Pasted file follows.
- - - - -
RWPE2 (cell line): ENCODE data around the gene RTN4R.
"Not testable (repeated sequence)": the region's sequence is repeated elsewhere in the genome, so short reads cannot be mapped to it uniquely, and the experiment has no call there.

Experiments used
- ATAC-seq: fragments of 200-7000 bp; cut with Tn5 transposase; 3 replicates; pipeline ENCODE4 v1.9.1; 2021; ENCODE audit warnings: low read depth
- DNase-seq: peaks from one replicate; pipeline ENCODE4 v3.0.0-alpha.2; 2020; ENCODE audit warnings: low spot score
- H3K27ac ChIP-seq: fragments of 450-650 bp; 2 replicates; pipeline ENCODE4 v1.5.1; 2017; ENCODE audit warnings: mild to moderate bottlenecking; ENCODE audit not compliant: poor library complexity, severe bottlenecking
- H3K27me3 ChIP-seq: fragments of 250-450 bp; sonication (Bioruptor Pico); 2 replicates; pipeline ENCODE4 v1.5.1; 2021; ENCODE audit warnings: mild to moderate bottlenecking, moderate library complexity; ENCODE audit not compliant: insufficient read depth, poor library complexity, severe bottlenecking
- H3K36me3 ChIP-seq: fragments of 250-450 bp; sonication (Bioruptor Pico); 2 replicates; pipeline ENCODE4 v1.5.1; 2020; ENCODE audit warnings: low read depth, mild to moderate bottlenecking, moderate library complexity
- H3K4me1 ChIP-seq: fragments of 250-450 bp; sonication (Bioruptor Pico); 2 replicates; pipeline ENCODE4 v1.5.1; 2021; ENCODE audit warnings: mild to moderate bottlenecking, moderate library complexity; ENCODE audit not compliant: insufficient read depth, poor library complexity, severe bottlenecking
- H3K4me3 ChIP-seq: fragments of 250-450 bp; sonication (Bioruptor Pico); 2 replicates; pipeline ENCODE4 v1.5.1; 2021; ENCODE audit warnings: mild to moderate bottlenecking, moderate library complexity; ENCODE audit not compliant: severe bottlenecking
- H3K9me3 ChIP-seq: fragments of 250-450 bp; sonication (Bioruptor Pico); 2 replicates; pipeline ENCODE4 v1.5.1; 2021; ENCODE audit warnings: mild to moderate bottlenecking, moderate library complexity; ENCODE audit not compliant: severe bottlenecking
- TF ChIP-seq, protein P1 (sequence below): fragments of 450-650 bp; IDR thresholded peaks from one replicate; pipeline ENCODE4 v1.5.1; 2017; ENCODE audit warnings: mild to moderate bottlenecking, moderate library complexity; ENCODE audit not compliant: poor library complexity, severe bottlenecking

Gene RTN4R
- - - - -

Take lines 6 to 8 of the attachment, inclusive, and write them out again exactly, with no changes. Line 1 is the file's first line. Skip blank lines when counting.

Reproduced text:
- H3K27ac ChIP-seq: fragments of 450-650 bp; 2 replicates; pipeline ENCODE4 v1.5.1; 2017; ENCODE audit warnings: mild to moderate bottlenecking; ENCODE audit not compliant: poor library complexity, severe bottlenecking
- H3K27me3 ChIP-seq: fragments of 250-450 bp; sonication (Bioruptor Pico); 2 replicates; pipeline ENCODE4 v1.5.1; 2021; ENCODE audit warnings: mild to moderate bottlenecking, moderate library complexity; ENCODE audit not compliant: insufficient read depth, poor library complexity, severe bottlenecking
- H3K36me3 ChIP-seq: fragments of 250-450 bp; sonication (Bioruptor Pico); 2 replicates; pipeline ENCODE4 v1.5.1; 2020; ENCODE audit warnings: low read depth, mild to moderate bottlenecking, moderate library complexity